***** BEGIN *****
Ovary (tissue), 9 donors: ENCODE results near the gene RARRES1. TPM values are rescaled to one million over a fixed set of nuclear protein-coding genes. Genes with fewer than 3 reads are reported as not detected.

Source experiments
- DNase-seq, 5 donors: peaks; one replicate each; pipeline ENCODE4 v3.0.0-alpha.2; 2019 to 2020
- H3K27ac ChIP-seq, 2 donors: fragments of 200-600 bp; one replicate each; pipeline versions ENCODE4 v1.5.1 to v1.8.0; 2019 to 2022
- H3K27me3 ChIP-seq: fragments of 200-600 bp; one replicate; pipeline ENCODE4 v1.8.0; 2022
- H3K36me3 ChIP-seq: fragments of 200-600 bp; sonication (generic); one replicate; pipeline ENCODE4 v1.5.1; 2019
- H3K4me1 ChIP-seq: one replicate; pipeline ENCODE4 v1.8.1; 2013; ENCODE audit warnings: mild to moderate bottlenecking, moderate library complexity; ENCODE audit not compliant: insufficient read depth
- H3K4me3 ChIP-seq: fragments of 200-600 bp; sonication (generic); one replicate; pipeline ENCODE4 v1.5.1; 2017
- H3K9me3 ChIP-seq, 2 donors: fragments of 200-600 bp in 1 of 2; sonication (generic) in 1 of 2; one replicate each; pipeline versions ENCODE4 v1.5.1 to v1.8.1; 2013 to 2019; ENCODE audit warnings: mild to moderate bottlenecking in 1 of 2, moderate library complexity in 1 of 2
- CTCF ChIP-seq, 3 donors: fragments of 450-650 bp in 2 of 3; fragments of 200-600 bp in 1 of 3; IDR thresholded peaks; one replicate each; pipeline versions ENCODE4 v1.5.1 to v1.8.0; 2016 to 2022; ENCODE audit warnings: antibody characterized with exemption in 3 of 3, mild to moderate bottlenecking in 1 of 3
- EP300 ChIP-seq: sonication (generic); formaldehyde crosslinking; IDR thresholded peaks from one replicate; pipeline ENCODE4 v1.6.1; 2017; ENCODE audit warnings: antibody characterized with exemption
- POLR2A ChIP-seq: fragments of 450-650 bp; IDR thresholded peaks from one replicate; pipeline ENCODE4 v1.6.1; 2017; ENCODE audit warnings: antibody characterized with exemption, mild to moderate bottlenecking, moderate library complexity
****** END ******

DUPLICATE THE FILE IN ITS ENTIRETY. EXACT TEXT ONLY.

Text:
Ovary (tissue), 9 donors: ENCODE results near the gene RARRES1. TPM values are rescaled to one million over a fixed set of nuclear protein-coding genes. Genes with fewer than 3 reads are reported as not detected.

Source experiments
- DNase-seq, 5 donors: peaks; one replicate each; pipeline ENCODE4 v3.0.0-alpha.2; 2019 to 2020
- H3K27ac ChIP-seq, 2 donors: fragments of 200-600 bp; one replicate each; pipeline versions ENCODE4 v1.5.1 to v1.8.0; 2019 to 2022
- H3K27me3 ChIP-seq: fragments of 200-600 bp; one replicate; pipeline ENCODE4 v1.8.0; 2022
- H3K36me3 ChIP-seq: fragments of 200-600 bp; sonication (generic); one replicate; pipeline ENCODE4 v1.5.1; 2019
- H3K4me1 ChIP-seq: one replicate; pipeline ENCODE4 v1.8.1; 2013; ENCODE audit warnings: mild to moderate bottlenecking, moderate library complexity; ENCODE audit not compliant: insufficient read depth
- H3K4me3 ChIP-seq: fragments of 200-600 bp; sonication (generic); one replicate; pipeline ENCODE4 v1.5.1; 2017
- H3K9me3 ChIP-seq, 2 donors: fragments of 200-600 bp in 1 of 2; sonication (generic) in 1 of 2; one replicate each; pipeline versions ENCODE4 v1.5.1 to v1.8.1; 2013 to 2019; ENCODE audit warnings: mild to moderate bottlenecking in 1 of 2, moderate library complexity in 1 of 2
- CTCF ChIP-seq, 3 donors: fragments of 450-650 bp in 2 of 3; fragments of 200-600 bp in 1 of 3; IDR thresholded peaks; one replicate each; pipeline versions ENCODE4 v1.5.1 to v1.8.0; 2016 to 2022; ENCODE audit warnings: antibody characterized with exemption in 3 of 3, mild to moderate bottlenecking in 1 of 3
- EP300 ChIP-seq: sonication (generic); formaldehyde crosslinking; IDR thresholded peaks from one replicate; pipeline ENCODE4 v1.6.1; 2017; ENCODE audit warnings: antibody characterized with exemption
- POLR2A ChIP-seq: fragments of 450-650 bp; IDR thresholded peaks from one replicate; pipeline ENCODE4 v1.6.1; 2017; ENCODE audit warnings: antibody characterized with exemption, mild to moderate bottlenecking, moderate library complexity